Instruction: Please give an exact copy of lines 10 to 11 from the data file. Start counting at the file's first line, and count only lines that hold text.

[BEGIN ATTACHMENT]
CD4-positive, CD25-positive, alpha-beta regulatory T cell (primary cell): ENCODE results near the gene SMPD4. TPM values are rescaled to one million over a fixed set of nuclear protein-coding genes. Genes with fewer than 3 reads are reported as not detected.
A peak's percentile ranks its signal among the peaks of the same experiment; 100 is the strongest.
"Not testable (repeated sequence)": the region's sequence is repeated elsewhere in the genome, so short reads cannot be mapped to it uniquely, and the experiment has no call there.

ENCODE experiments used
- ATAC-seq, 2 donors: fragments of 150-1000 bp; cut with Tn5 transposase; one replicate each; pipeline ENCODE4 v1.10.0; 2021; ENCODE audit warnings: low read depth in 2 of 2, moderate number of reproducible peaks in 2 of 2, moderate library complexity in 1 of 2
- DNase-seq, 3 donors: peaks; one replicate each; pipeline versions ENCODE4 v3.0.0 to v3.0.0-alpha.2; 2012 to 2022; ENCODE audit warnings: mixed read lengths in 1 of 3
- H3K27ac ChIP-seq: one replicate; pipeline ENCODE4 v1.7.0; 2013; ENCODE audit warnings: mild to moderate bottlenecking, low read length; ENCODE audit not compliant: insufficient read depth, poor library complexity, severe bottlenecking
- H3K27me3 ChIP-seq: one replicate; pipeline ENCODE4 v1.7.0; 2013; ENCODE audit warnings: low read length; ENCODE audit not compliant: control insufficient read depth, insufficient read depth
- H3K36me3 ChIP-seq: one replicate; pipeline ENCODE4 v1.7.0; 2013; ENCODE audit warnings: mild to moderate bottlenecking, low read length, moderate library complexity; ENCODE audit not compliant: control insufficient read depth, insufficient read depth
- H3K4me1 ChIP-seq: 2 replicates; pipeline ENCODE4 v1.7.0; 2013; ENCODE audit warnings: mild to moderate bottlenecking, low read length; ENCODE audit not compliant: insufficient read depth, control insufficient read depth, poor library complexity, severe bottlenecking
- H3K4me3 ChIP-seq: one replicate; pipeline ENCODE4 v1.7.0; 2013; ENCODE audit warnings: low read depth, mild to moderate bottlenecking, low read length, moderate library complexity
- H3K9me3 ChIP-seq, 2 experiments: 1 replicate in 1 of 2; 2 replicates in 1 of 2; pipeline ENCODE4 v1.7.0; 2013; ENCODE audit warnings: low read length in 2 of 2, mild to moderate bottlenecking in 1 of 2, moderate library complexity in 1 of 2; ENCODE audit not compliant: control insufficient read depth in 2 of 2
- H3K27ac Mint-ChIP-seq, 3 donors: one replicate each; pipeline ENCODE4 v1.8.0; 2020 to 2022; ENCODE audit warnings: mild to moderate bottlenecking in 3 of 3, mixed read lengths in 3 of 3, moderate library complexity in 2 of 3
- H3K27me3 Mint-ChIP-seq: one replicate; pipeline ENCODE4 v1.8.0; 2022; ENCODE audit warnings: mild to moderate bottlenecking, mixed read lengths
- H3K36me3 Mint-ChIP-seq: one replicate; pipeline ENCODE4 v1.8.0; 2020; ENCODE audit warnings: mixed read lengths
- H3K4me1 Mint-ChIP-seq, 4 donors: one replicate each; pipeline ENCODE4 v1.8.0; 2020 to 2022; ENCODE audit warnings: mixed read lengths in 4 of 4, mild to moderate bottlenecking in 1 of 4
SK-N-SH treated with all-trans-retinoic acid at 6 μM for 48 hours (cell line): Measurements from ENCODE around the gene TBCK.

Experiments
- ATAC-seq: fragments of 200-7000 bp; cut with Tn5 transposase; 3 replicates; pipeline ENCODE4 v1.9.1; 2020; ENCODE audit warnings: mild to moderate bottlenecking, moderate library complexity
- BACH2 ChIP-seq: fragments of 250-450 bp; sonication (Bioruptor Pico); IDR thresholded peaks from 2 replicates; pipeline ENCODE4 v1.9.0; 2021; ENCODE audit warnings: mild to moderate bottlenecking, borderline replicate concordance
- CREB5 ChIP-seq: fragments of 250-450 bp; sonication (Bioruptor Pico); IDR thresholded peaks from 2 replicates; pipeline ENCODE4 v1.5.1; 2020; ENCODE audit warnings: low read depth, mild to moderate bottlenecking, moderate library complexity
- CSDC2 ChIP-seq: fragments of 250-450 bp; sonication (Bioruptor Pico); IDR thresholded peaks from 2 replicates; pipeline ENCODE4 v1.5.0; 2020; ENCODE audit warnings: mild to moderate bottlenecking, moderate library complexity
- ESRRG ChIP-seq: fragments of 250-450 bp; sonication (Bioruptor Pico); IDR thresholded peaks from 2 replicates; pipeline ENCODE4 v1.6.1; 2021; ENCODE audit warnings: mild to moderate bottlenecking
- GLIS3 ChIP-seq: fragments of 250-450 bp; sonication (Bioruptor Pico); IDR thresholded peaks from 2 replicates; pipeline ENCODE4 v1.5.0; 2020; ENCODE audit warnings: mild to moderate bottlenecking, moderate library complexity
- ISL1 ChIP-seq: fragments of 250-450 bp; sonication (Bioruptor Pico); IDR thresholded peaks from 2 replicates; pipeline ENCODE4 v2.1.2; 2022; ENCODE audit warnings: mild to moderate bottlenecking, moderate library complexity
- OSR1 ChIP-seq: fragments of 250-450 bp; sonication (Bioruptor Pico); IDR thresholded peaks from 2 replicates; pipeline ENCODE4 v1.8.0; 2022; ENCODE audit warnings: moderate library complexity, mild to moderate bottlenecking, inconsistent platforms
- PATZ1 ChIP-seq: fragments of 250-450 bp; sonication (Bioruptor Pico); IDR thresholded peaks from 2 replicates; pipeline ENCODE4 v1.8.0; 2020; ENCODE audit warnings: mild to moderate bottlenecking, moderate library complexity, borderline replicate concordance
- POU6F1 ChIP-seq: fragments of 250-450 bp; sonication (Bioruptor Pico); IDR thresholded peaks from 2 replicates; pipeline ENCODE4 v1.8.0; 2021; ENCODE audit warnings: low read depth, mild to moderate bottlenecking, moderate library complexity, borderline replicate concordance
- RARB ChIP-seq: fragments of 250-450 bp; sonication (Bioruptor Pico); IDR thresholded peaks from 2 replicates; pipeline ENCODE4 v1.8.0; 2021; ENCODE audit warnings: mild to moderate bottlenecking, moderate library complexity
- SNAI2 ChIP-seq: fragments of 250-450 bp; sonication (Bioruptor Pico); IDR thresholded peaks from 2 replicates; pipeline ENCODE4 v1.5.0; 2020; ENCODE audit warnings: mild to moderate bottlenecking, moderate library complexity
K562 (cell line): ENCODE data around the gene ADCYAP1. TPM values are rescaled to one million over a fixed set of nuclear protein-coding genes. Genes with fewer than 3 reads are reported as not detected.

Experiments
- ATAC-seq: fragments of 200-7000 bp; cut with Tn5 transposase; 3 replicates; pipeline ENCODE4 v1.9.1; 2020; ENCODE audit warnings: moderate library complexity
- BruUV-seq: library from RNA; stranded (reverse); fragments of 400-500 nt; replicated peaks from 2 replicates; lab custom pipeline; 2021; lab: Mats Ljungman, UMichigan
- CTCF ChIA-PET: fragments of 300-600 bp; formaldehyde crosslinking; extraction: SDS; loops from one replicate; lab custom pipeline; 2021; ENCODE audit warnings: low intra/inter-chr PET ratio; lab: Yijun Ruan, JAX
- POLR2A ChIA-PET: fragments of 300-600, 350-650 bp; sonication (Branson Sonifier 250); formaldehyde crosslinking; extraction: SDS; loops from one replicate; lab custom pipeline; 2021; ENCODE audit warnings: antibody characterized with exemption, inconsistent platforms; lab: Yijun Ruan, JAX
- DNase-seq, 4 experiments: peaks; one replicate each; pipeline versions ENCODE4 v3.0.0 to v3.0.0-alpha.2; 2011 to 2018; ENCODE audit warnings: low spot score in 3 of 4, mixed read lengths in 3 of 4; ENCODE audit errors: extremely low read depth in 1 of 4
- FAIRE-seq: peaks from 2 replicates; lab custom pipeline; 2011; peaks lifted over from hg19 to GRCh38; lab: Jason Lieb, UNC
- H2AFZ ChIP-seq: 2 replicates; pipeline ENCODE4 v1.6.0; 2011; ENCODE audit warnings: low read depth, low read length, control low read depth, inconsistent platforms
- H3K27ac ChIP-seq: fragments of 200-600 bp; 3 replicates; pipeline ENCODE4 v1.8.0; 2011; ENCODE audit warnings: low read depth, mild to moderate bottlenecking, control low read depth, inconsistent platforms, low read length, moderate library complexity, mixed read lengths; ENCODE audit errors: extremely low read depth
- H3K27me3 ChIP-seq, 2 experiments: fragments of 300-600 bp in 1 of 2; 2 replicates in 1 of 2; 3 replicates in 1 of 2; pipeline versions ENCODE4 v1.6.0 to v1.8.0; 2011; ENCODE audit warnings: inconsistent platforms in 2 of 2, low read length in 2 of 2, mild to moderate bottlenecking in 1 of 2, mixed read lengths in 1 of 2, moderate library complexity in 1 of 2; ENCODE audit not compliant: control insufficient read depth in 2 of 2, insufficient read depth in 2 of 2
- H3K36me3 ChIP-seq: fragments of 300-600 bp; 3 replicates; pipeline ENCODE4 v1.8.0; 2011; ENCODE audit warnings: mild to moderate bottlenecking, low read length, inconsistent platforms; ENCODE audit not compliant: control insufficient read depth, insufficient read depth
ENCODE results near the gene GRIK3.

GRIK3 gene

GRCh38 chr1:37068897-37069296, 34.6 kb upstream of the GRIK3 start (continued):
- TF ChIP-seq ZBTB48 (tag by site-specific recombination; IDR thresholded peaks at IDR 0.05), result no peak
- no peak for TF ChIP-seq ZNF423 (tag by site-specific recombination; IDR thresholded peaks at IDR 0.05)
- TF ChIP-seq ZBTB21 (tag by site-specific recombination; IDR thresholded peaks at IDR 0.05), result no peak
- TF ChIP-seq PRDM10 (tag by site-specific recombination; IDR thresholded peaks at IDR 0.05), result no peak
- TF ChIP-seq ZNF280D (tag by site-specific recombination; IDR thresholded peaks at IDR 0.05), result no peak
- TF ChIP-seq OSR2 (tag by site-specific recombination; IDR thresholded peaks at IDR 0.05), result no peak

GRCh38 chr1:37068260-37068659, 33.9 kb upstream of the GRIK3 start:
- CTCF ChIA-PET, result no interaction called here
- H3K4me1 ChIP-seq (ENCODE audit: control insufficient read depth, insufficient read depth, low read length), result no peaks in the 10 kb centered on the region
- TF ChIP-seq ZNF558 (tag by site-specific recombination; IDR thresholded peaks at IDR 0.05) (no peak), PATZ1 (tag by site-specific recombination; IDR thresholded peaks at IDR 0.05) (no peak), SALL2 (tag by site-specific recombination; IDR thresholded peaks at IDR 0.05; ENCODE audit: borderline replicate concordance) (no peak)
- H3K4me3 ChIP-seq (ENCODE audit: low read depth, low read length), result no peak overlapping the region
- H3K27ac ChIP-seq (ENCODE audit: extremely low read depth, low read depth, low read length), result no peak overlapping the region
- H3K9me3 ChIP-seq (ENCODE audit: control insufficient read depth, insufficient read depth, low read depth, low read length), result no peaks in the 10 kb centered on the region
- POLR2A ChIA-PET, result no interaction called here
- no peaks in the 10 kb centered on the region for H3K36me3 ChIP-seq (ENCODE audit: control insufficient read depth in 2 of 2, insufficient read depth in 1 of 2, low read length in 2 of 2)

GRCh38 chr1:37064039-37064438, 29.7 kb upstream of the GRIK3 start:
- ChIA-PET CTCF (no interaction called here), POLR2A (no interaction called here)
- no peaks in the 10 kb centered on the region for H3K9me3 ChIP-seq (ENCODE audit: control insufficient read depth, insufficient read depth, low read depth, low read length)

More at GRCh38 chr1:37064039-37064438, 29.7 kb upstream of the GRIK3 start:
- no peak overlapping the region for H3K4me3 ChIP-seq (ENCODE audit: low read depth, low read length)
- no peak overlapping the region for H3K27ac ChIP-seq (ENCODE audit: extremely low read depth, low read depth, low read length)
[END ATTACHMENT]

- H3K4me1 ChIP-seq: 2 replicates; pipeline ENCODE4 v1.7.0; 2013; ENCODE audit warnings: mild to moderate bottlenecking, low read length; ENCODE audit not compliant: insufficient read depth, control insufficient read depth, poor library complexity, severe bottlenecking
- H3K4me3 ChIP-seq: one replicate; pipeline ENCODE4 v1.7.0; 2013; ENCODE audit warnings: low read depth, mild to moderate bottlenecking, low read length, moderate library complexity